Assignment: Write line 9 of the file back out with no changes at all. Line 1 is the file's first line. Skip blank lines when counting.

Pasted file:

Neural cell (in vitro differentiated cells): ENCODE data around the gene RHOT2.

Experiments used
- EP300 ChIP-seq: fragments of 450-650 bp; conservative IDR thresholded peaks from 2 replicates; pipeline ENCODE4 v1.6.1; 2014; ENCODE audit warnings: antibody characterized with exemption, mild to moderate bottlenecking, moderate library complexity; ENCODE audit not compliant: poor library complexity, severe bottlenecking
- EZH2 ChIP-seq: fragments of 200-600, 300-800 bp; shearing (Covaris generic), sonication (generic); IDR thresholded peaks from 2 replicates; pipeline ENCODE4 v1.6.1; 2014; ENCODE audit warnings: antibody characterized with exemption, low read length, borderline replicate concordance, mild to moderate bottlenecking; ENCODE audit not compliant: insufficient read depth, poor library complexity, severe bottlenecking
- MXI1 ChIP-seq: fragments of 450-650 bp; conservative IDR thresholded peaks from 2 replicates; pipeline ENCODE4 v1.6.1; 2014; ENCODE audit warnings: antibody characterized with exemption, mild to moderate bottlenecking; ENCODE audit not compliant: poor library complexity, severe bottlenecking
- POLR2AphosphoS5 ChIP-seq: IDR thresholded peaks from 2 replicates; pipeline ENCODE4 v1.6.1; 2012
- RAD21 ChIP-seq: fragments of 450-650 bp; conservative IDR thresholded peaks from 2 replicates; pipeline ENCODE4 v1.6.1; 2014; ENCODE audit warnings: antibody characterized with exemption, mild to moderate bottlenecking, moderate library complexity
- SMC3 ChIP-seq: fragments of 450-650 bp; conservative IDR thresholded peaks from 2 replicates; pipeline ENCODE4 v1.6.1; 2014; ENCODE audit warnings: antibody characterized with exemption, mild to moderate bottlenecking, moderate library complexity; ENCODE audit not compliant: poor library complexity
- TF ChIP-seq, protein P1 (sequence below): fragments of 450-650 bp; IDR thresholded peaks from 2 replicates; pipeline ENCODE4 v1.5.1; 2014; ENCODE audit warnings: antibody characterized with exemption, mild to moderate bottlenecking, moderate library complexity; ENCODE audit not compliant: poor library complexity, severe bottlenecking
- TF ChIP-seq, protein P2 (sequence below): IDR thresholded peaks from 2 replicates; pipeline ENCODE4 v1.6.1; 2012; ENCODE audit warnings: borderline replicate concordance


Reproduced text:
- TF ChIP-seq, protein P1 (sequence below): fragments of 450-650 bp; IDR thresholded peaks from 2 replicates; pipeline ENCODE4 v1.5.1; 2014; ENCODE audit warnings: antibody characterized with exemption, mild to moderate bottlenecking, moderate library complexity; ENCODE audit not compliant: poor library complexity, severe bottlenecking